Research limitations/implications

The new energy automobile industry involves many policies, including tax cuts, tax exemptions and subsidies. The policy environment faced by the members of a supply chain is complex and diverse. Therefore, the analysis in this article is based only on partial policies.

Originality/value

The authors innovatively combine the three factors of subsidy policy, carbon tax policy and consumer low-carbon preference, with research on the pricing of EVs. The influence of policy factors and consumer preferences on the pricing of EVs is studied.

Details

Kybernetes, vol. ahead-of-print no. ahead-of-print
Type: Research Article
ISSN: 0368-492X

Keywords

Article
Publication date: 1 February 1979

A BRENNER MATTHEW

Economists have long sought methods whereby efficient collective decisions can be made. When a group is confronted with the problem of choosing one policy from several…

Abstract

Economists have long sought methods whereby efficient collective decisions can be made. When a group is confronted with the problem of choosing one policy from several alternatives, some decision‐making mechanism must be employed. Whether the mechanism is choice by democratic vote, the whim of the reigning dictator, coin tossing, or some other, the choice is made by the application of some decision‐making mechanism.

Details

Studies in Economics and Finance, vol. 3 no. 2
Type: Research Article
ISSN: 1086-7376

Article
Publication date: 13 June 2019

Mehmet (Michael) Ibrahim Mehmet and Peter Simmons

The purpose of this paper is to demonstrate how upstream social marketing may benefit from social media citizensourcing and improve understanding of community preferences

Abstract

Purpose

The purpose of this paper is to demonstrate how upstream social marketing may benefit from social media citizensourcing and improve understanding of community preferences and attitudes to policy. Using the case of shark management in New South Wales, Australia, this paper aims to understand community attitudes toward shark management policy-making and policymakers.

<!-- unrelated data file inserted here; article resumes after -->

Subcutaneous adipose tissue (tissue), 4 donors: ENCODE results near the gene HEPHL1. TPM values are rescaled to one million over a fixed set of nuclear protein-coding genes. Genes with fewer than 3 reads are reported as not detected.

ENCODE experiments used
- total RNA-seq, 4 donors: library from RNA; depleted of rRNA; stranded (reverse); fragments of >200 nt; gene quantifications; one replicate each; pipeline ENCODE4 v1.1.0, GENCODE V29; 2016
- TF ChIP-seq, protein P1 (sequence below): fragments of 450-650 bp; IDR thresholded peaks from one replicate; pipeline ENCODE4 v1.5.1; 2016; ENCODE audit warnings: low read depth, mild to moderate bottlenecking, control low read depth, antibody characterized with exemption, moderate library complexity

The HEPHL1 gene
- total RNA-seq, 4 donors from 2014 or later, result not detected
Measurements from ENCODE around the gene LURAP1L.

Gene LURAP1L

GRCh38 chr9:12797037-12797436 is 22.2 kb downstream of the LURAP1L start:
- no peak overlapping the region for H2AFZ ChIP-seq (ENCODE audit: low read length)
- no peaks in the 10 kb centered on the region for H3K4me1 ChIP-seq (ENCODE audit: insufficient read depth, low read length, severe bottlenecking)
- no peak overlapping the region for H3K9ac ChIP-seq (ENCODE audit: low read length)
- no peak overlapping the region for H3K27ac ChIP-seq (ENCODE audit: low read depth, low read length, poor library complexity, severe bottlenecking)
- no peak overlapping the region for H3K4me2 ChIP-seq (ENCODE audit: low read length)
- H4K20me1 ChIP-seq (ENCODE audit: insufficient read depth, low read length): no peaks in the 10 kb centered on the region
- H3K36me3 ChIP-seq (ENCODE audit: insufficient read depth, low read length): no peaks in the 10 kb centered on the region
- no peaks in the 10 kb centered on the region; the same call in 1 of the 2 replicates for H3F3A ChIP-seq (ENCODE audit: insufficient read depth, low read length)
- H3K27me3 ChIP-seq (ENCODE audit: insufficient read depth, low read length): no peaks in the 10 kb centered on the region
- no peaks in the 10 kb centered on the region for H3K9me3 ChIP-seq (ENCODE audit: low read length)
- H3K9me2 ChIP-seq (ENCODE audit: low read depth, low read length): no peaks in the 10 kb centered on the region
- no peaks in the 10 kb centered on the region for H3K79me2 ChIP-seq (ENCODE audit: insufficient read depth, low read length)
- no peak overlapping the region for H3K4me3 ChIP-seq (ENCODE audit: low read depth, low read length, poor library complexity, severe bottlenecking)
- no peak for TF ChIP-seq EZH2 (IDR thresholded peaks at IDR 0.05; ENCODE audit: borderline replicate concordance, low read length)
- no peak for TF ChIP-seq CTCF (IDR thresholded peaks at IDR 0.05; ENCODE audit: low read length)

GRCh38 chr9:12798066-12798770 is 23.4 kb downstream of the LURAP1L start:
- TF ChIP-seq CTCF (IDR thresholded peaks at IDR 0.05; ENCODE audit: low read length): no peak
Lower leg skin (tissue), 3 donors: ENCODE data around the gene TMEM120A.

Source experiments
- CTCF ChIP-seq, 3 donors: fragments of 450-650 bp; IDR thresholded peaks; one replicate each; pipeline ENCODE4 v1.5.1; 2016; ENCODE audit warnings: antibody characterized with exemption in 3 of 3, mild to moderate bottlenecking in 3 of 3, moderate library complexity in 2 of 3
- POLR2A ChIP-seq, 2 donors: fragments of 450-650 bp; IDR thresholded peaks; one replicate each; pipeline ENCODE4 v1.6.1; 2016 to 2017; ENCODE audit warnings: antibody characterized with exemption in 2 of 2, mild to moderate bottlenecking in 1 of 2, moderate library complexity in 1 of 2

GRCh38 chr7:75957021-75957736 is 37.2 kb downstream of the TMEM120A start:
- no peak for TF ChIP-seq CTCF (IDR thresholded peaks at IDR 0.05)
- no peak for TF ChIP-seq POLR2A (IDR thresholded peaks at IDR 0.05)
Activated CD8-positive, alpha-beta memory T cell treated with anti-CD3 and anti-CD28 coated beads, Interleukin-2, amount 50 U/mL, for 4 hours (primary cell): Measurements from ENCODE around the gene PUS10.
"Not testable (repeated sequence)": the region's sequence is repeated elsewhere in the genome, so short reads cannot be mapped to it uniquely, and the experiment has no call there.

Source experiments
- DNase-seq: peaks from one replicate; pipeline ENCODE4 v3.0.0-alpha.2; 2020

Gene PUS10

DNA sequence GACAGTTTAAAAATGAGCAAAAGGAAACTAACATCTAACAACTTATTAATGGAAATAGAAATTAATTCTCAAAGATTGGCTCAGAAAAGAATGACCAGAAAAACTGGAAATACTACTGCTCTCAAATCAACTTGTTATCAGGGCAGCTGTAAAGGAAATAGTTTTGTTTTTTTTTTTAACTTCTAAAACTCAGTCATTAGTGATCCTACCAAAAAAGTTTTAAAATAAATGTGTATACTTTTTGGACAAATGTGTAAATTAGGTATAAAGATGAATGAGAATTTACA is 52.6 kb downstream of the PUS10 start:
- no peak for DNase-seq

Design/methodology/approach

In February 2017, more than 11,200 comments were sourced from Facebook and Twitter using Netvizz, a data extraction tool. To analyze these comments, the study used an abductive framework using social marketing, wildlife and coexistence and policy literature, to determine context, themes and sub-themes. This was combined with Appraisal, a systemic functional linguistics framework, advocating a social reference for coding and analyzing community attitudes and preference.

Findings

Preferences for non-lethal measures over lethal or potentially lethal measures were noted, with new technologies highly favored. The online communities wanted a policy that was respectful of human and marine life and focused on patrolled or popular beaches. The main negative comments made related to perceived knee-jerk reactions and poor communication surrounding decision-making. People held little confidence in politicians’ skills and abilities to solve complex and multi-faceted problems, demanding less top-down decision-making and greater community input into policy formation.

Practical implications

This approach could assist upstream social marketers better understand social and community attitudes and preferences toward policy.

Originality/value

The study demonstrated that listening to community through digital channels can assist upstream social marketing understand community preferences and attitudes to policies and the policy-making process. Using abduction further broadens the perspective of the researchers in assigning meaning to commentary.

Details

Journal of Social Marketing, vol. 9 no. 3
Type: Research Article
ISSN: 2042-6763

Keywords

Article
Publication date: 1 January 1993

David J. Burns and John Brady

Cross‐cultural variations in the international ethical environment has the potential to hamper the international activities of the unwary international retailer. This…

Abstract

Cross‐cultural variations in the international ethical environment has the potential to hamper the international activities of the unwary international retailer. This study investigated differences in preferences for policies addressing potentially ethically troublesome retail sales situations among future business personnel from two differing cultures. The results suggest the existence of cultural differences in such preferences. Implications are discussed.

Details

International Journal of Commerce and Management, vol. 3 no. 1/2
Type: Research Article
ISSN: 1056-9219